A new study published in the journal China University of Geosciences (Social Sciences Edition) reveals that the movement of rural workers to secondary and tertiary industries has promoted carbon reduction in China’s agricultural sector over the past two decades.
With the advancement of agricultural mechanization and the division of labor, the number of people working in agriculture has dropped dramatically from 360 million in 2000 to 170 million in 2021.
“This reduction in the agricultural workforce has accelerated mechanization and improved production efficiency, thereby helping decrease carbon emission intensity,” explains lead author Tian Yun from the Central University of Finance and Economics in Beijing.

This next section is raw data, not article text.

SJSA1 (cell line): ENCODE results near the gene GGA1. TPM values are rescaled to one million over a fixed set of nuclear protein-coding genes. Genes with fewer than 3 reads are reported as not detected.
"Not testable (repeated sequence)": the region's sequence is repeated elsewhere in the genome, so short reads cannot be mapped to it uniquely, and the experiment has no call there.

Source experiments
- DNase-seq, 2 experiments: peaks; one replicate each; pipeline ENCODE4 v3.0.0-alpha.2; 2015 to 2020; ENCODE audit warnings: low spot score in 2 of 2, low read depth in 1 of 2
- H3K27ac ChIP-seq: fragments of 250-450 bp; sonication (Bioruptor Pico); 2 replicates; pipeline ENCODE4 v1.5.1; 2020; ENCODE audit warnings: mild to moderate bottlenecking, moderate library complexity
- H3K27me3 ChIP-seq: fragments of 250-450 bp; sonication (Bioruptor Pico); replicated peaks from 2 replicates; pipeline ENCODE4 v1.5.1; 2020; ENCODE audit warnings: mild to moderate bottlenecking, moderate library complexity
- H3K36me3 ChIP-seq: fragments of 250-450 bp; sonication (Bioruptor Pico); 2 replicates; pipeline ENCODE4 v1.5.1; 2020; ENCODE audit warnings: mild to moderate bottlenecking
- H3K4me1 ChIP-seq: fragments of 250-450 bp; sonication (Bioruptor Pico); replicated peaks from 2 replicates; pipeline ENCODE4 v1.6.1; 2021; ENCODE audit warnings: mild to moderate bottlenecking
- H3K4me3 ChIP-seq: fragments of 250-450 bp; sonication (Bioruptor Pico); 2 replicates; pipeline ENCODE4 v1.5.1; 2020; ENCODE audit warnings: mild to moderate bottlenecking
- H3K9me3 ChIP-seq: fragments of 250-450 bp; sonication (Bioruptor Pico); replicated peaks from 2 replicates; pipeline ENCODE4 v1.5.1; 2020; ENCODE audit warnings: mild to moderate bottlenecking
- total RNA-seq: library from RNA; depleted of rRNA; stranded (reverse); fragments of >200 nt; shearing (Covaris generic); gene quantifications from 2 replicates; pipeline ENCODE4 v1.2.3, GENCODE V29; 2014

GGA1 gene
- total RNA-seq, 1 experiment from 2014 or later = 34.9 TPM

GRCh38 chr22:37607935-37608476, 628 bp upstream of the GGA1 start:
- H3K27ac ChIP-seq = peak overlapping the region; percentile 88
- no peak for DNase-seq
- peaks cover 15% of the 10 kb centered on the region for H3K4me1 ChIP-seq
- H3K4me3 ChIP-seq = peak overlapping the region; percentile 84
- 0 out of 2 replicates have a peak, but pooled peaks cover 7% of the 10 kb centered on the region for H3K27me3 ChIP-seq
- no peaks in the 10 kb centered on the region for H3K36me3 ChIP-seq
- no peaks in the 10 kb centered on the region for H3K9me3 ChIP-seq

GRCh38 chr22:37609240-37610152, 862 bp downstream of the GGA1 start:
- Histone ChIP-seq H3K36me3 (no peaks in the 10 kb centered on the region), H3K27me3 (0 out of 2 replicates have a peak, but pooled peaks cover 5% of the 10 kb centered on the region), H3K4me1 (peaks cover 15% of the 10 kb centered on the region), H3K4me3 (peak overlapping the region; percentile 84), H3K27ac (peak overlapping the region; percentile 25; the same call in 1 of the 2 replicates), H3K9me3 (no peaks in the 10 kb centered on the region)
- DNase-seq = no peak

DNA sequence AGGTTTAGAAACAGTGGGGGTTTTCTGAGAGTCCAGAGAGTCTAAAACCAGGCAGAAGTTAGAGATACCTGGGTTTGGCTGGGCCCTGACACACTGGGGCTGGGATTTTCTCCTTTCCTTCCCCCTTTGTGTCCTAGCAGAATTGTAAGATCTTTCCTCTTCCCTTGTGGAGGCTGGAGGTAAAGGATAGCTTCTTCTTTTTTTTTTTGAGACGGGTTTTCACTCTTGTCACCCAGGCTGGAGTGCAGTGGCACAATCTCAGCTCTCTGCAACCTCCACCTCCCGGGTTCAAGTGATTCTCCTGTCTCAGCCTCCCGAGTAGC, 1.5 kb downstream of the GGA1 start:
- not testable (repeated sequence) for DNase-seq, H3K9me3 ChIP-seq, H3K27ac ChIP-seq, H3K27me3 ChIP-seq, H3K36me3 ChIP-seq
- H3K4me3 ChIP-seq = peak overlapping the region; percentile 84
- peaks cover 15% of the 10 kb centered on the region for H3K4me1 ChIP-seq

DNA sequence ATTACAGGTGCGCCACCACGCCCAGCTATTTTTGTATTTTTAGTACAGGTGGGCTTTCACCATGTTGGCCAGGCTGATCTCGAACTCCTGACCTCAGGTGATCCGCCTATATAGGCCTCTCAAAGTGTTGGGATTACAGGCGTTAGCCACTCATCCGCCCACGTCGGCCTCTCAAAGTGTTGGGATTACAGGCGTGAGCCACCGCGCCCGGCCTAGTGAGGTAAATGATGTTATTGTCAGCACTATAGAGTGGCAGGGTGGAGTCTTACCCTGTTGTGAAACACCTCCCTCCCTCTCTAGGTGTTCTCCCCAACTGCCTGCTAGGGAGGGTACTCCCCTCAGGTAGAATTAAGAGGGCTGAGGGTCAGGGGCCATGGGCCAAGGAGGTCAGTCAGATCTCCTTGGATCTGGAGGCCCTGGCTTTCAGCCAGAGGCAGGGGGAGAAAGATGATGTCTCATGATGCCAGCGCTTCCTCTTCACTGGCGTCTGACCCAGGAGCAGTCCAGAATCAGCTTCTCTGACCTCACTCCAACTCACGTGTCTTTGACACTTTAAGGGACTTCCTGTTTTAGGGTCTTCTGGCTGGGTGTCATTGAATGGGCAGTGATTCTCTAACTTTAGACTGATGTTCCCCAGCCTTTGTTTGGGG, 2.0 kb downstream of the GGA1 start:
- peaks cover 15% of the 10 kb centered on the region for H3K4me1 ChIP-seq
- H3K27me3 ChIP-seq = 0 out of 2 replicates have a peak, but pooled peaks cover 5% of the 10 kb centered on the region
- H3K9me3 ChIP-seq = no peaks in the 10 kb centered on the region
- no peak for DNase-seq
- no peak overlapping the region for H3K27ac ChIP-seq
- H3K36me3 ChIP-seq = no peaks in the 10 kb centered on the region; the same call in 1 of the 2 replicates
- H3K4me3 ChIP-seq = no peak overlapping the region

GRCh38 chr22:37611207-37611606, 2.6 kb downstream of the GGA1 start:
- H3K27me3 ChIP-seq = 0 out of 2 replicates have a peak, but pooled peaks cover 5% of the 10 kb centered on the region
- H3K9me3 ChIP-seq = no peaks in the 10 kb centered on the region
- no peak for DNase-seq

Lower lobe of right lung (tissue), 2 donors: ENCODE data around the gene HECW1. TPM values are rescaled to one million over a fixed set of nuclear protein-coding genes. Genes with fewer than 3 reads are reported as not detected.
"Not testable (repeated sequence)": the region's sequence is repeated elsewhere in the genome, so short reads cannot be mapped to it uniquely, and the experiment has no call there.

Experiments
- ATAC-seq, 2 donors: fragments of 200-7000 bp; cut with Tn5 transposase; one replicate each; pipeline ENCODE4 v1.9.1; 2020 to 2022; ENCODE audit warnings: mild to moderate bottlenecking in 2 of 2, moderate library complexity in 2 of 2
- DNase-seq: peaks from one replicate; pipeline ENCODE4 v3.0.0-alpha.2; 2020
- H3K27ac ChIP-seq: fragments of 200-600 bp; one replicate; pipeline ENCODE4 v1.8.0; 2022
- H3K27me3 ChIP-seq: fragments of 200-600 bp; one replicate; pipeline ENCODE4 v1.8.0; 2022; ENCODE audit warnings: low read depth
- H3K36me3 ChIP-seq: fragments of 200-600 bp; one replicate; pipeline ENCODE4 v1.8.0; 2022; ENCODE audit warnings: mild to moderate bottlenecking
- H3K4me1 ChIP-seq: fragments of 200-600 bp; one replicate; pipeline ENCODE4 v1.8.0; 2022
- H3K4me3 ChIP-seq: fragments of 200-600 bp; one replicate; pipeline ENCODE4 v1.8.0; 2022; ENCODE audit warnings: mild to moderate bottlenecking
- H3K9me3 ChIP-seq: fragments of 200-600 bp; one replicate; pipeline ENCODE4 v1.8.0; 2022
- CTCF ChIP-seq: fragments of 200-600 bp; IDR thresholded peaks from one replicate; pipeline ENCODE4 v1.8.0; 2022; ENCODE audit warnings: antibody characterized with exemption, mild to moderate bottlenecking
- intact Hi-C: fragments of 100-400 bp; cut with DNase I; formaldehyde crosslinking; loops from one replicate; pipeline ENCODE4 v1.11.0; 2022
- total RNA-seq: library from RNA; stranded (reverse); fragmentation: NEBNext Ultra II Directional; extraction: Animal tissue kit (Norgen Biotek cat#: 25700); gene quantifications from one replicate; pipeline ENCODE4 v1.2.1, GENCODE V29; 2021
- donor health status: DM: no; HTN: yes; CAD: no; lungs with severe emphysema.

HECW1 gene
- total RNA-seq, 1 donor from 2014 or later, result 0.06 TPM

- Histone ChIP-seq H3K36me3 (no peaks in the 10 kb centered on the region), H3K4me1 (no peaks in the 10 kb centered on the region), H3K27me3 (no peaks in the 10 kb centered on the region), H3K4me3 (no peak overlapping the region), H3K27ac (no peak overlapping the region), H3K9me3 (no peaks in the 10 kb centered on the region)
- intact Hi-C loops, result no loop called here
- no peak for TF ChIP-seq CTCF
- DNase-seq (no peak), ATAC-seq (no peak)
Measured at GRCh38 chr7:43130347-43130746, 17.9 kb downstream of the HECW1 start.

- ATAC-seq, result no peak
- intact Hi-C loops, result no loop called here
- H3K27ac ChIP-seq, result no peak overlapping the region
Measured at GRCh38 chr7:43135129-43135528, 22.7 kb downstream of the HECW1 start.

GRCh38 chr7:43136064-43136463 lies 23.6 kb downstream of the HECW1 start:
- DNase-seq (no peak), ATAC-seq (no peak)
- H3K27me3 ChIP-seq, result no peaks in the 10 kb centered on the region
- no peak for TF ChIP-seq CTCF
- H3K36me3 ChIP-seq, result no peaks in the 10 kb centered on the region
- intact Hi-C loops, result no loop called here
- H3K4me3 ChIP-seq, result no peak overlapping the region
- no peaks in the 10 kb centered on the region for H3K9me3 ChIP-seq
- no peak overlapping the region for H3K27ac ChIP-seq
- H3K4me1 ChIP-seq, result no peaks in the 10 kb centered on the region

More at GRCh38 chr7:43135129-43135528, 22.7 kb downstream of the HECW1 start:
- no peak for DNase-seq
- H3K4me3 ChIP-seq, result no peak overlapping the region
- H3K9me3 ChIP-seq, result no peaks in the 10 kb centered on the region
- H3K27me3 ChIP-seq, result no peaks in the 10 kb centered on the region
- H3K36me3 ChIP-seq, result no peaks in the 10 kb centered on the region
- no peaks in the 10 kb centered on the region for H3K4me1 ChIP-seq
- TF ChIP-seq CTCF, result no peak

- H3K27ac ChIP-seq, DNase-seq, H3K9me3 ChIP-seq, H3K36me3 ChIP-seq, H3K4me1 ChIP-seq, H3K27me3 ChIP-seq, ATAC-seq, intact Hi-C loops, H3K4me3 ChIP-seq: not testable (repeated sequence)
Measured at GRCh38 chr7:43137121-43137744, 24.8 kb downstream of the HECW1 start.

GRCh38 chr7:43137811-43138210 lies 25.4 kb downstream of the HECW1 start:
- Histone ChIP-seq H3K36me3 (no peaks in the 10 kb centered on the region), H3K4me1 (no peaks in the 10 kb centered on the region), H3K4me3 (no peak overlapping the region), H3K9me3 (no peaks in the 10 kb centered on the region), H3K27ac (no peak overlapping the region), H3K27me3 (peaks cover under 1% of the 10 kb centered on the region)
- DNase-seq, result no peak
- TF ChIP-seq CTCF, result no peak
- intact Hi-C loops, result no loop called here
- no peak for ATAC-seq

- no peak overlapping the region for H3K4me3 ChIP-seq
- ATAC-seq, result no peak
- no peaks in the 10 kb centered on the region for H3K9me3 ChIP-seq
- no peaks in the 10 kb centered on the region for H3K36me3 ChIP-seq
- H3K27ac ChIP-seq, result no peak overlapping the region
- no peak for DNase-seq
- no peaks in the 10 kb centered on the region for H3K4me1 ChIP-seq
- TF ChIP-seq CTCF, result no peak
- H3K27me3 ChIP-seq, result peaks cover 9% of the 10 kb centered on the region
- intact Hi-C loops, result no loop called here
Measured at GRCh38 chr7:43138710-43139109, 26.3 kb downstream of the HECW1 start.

Using data on 30 provinces gathered between 2005 and 2020, the study empirically tests the impact of the movement of rural workers on agricultural carbon emissions. The results show that it has a significant inhibiting effect, reducing emissions by 10 percent through changing planting structures with less grain crops.
However, the effect varies across regions. It’s more pronounced in central and eastern provinces than in the less developed west. Between major grain production areas, the impact is greater in the Yellow River basin than in the Yangtze and Songhua river basins.